At E14.5, an obvious degree of differentiation of the sensory epithelia was noticeable when comparing the basal and apical cochlea (Fig. 4E and F). A clearer demonstration of the relationship between the differentiation gradient along the cochlear duct and the expression pattern of SOX2 and SOX9 can be seen at E16.5 and E18.5 (Figs. 5A–D, 6A–D). In the undifferentiated cochlear duct (Fig. 6A), SOX9 expression signal was found throughout the entire otic epithelium and overlapped with that of SOX2 at the sensory epithelium. As differentiation continued, SOX9 became restricted to the supporting cells including the inner and outer pillar cells, inner phalangeal supporting cells and Deiters’ cells (Fig. 6C). SOX2 maintained its expression in both the hair and supporting cells. At E18.5, SOX9 continued to be excluded from the hair cells but was expressed on the other part of the otic epithelium including the supporting cells, stria vascularis, the epithelial layer of the Reissner’s membrane, interdental cells, spiral limbus, spiral prominence (Fig. 6C and D). In particular, SOX9 expression signal in the interdental cells and spiral limbus was noticeably stronger than that in other parts of the otic epithelium.
The differentiation of the spiral ganglion progresses in a basal to apical manner. A temporal change of expression of SOX2 and SOX9 was observed in this process. SOX9 was not detected in the less differentiated spiral ganglion (Figs. 4E–F and and5E),5E), but in more differentiated spiral ganglion cells (Figs. 5F–H and 6E–F). Likewise, SOX2 immunostaining was initially faint and diffuse but was eventually up-regulated in many cells of the spiral ganglion. At E16.5, only SOX2 was detected at the apical end of the spiral ganglion (Fig. 5E). SOX9 was detected at the basal end of the spiral ganglion and was co-expressed with SOX2 (Fig. 5F–H). Expression of SOX2 and SOX9 was more prominent and in more spiral ganglion cells at E18.5 (Fig. 6E–F). TUJ1 is a neuron-specific marker. In the developing chick inner ear, SOX2 was not co-expressed with TUJ1 in the ganglion (Neves et al., 2007). Similarly, expression of SOX9 did not overlap with that of TUJ1, suggesting these cells are not neurons (Fig. 6G–H). SOX2 protein can be very stable, persisting in the absence of transcript and can be localized in the cytoplasm (Avilion et al., 2003). The developmental pattern of SOX2 protein expression reported here is consistent with the recent description of localization of Sox2 mRNAs in the inner ear by whole mount in situ hybridization (Nichols et al., 2008), suggesting concordance between transcript and protein stability in the developing inner ear.
The expression profiles of SOX2 and SOX9 relative to each other from E9.5 to E18.5 mouse inner ear development are summarized in Fig. 7A and B. This study of the expression pattern of SOX9 in relation to SOX2 facilitates the understanding of its roles in inner ear development. A compartment-boundary model of inner ear development has been proposed in which the otocyst is subdivided into lineage-restricted compartments based on regional gene expression (Fekete, 1996; Brigande et al., 2000; Fekete and Wu, 2002). Within these compartments, unknown molecular mechanisms govern the specification of different inner ear structures and their corresponding sensory patches. Fig. 7A summarizes the expression of SOX2 and SOX9 in an E9.5 otic vesicle and lists the inner ear structures that have been proposed by Fekete and Wu (2002) to arise from these compartments, demonstrating that our data are consistent with this model. Using SOX2 as a marker for the prosensory and sensory epithelium, the initial overlap but subsequent differential expression of SOX2 and SOX9 in the sensory epithelium suggests that SOX2 and SOX9 may have distinct roles in molecular pathways that direct cells towards different cell fates.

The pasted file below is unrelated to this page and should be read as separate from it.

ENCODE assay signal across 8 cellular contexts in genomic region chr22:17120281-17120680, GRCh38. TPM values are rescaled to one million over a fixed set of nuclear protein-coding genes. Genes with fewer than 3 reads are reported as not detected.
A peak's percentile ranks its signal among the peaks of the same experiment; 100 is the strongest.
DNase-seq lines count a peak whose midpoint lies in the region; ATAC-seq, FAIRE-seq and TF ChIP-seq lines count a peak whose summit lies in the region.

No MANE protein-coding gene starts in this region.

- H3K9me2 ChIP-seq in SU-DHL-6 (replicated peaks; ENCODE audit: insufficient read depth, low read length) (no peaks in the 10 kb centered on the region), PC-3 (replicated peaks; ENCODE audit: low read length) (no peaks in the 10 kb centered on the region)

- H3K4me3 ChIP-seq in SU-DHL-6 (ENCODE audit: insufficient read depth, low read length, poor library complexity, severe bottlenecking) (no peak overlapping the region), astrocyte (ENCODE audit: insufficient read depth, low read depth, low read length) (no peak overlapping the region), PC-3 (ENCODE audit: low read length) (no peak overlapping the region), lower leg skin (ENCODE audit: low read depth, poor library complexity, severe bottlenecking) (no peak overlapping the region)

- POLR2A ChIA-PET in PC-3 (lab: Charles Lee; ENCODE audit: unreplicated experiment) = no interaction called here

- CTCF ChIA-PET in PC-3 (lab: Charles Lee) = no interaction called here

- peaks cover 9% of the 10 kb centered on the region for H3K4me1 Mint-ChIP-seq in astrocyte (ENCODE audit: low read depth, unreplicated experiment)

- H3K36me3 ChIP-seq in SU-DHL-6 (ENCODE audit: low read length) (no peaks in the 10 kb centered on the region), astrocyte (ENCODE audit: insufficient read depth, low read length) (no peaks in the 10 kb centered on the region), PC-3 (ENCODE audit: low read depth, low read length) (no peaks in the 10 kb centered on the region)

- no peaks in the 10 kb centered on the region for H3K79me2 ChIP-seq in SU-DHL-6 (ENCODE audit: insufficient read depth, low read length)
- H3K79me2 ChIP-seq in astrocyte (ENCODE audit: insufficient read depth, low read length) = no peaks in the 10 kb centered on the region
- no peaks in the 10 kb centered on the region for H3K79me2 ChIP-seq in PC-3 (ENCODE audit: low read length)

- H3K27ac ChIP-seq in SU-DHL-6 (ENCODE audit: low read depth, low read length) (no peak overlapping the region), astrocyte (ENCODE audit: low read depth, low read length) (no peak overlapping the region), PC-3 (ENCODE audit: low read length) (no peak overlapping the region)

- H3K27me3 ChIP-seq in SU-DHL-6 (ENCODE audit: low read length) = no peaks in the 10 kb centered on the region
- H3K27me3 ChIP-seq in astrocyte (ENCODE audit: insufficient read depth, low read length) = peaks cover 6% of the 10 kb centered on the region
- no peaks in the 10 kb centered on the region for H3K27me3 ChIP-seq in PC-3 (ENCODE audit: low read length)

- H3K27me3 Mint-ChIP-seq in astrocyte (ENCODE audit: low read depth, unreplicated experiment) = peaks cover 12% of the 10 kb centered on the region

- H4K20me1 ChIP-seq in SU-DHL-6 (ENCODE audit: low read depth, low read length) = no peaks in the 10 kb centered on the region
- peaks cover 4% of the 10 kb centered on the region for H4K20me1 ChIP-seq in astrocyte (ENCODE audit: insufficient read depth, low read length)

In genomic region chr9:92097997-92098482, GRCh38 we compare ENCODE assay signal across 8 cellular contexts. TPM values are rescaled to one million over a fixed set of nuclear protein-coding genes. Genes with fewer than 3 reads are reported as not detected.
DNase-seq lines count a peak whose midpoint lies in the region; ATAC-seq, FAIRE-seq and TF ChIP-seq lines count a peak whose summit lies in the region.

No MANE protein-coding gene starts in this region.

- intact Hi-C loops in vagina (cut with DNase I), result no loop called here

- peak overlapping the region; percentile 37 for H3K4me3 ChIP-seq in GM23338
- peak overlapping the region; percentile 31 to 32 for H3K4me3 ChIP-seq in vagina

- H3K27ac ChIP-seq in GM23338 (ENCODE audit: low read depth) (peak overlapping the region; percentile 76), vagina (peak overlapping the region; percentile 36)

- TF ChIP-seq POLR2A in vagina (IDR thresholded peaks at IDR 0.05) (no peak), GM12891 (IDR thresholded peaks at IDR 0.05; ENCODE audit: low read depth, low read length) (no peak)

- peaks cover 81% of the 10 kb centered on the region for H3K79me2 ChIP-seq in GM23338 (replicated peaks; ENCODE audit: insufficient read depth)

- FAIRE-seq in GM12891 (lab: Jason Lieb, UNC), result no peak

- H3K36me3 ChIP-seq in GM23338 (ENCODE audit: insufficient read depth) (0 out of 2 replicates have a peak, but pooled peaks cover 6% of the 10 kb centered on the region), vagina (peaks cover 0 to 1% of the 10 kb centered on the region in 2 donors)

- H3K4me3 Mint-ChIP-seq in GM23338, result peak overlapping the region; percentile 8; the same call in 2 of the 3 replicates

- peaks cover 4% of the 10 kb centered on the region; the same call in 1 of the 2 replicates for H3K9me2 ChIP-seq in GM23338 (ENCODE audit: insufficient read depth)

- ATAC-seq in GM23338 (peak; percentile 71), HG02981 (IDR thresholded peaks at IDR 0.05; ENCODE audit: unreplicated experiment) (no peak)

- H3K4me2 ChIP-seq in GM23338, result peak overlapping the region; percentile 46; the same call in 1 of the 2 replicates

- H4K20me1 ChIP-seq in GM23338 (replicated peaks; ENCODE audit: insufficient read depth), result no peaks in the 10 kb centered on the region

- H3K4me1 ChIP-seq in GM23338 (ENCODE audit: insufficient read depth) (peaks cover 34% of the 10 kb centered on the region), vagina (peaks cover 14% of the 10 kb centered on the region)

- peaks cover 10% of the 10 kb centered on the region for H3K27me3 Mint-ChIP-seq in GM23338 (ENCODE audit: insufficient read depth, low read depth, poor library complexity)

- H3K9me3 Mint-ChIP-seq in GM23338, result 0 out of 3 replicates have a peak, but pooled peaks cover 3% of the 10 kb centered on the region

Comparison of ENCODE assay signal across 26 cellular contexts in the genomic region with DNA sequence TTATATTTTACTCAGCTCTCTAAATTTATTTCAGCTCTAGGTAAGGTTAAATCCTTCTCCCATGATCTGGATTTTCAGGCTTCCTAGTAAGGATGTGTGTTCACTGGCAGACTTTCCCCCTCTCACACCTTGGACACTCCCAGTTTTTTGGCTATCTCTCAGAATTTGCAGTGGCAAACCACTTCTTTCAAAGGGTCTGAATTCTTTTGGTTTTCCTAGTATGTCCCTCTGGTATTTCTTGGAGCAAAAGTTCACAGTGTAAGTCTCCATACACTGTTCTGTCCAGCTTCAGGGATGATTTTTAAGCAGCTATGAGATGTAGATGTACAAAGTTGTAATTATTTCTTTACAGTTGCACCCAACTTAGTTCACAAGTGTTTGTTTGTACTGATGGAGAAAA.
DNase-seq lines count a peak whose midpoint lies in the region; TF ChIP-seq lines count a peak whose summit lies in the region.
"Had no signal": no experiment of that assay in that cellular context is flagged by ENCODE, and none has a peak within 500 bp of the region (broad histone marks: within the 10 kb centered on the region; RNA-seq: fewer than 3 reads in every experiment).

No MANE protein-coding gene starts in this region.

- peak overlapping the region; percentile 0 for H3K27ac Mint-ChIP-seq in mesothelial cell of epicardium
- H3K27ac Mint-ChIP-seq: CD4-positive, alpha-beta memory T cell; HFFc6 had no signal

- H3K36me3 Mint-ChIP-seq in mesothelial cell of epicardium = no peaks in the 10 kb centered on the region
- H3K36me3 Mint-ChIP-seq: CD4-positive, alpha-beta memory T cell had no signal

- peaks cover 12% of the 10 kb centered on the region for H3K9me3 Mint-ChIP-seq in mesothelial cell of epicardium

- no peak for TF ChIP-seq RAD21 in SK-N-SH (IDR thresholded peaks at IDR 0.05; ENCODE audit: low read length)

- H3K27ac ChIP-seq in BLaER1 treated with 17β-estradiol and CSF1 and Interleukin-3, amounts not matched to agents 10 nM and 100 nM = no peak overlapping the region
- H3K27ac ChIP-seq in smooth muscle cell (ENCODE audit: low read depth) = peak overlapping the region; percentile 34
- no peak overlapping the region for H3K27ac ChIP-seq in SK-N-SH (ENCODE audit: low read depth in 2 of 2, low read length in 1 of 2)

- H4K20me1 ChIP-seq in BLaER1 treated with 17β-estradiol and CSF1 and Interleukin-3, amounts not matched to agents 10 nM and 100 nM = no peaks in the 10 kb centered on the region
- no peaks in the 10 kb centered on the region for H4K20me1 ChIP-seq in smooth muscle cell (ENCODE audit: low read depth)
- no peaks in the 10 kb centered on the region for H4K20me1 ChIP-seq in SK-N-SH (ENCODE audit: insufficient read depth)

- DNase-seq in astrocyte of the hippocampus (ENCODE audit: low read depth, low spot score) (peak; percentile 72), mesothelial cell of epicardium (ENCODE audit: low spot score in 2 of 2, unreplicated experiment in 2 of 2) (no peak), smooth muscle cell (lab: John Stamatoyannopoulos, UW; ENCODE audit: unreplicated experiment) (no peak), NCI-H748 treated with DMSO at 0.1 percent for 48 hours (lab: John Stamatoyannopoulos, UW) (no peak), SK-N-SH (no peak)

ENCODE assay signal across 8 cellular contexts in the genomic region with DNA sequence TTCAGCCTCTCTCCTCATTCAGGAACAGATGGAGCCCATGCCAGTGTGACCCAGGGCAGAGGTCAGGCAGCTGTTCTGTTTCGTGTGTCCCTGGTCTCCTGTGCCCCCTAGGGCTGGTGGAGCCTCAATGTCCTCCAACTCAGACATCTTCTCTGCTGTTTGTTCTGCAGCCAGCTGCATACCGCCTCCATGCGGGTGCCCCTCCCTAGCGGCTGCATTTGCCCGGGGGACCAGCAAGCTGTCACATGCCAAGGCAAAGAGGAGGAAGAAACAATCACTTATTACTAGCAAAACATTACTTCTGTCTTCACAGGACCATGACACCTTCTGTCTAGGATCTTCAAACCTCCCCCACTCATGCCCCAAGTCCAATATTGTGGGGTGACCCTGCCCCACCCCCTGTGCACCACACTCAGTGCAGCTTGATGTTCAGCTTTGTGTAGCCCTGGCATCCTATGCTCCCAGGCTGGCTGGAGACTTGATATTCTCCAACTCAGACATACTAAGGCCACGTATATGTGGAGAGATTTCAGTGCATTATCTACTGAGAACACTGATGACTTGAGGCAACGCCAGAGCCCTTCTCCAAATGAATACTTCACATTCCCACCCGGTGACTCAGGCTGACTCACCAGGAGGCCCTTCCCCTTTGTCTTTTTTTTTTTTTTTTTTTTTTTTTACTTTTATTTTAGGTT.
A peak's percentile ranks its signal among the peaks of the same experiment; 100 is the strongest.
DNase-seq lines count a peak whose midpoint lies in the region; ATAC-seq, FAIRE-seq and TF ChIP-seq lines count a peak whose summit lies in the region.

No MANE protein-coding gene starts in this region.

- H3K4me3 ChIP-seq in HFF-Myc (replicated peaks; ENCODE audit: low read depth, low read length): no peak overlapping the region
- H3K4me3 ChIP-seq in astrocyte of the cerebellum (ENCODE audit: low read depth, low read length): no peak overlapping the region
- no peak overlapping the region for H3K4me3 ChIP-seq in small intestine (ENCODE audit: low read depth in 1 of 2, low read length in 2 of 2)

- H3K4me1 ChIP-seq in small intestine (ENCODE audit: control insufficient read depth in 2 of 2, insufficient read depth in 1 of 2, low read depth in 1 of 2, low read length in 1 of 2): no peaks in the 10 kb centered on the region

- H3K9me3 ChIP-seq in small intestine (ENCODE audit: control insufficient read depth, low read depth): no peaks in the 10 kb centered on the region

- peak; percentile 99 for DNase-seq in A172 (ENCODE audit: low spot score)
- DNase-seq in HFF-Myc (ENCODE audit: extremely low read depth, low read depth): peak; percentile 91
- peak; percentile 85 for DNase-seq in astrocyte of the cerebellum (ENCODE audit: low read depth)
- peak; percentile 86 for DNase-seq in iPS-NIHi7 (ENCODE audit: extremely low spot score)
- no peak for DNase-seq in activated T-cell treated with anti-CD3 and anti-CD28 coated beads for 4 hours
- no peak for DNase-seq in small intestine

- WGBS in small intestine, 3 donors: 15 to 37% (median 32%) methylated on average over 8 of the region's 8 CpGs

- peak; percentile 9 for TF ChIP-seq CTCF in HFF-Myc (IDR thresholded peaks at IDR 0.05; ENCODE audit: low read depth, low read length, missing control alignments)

Pregnancies of F1 (C57BL/6N × CBA/Ca) mice were timed from the day of the vaginal plug which was designated as embryonic day 0.5 (E0.5). Animal care and sacrifice were conducted according to methods authorized by licences from the Department of Health of the Government of the Hong Kong Special Administrative Region.
Staged mouse embryos were fixed and processed using standard procedures (Hogan et al., 1994). Paraffin embedded mouse embryos were cut into 5–6 μm sections. Fluorescence immunohistochemistry was carried out using the following antibody dilutions with 10% heat-inactivated donkey serum (SIGMA D9663), 0.5% Triton X-100, in PBS as diluent: 1:1000 for rabbit anti-SOX9 (Chemicon AB5535), 1:600 for goat anti-SOX2 (Neuromics GT15098), 1:500 for mouse anti-TUJ1 (COVANCE MMS-435P), 1:1000 for Cy™3-conjugated donkey anti-rabbit IgG (Jackson 711-166-152), 1:500 for Alexa Fluor® 488-conjugated donkey anti-goat IgG (Molecular Probes A-11055), 1:500 for Cy™3-conjugated donkey anti-mouse IgG (Jackson 715-166-150), 1:500 for Alexa Fluor® 647 donkey anti-rabbit IgG (Molecular Probes A-31573). Sections were incubated in primary antibody at 4 °C overnight and in secondary antibody in dark at room temperature for 2 h. Nucleus staining was performed at room temperature for 15 min with 1:2000 TOTO®3 iodide (Invitrogen T3604) in PBS. Specimens were mounted in VECTASHIELD mounting media (Vector Labs). Images were captured using ZEISS LSM510 META confocal microscope and exported using LSM Image Browser (version 184.108.40.206).
This work was supported by the Research Grants Council of Hong Kong (HKU7222/97M, HKU2/02C, and HKU4/05C).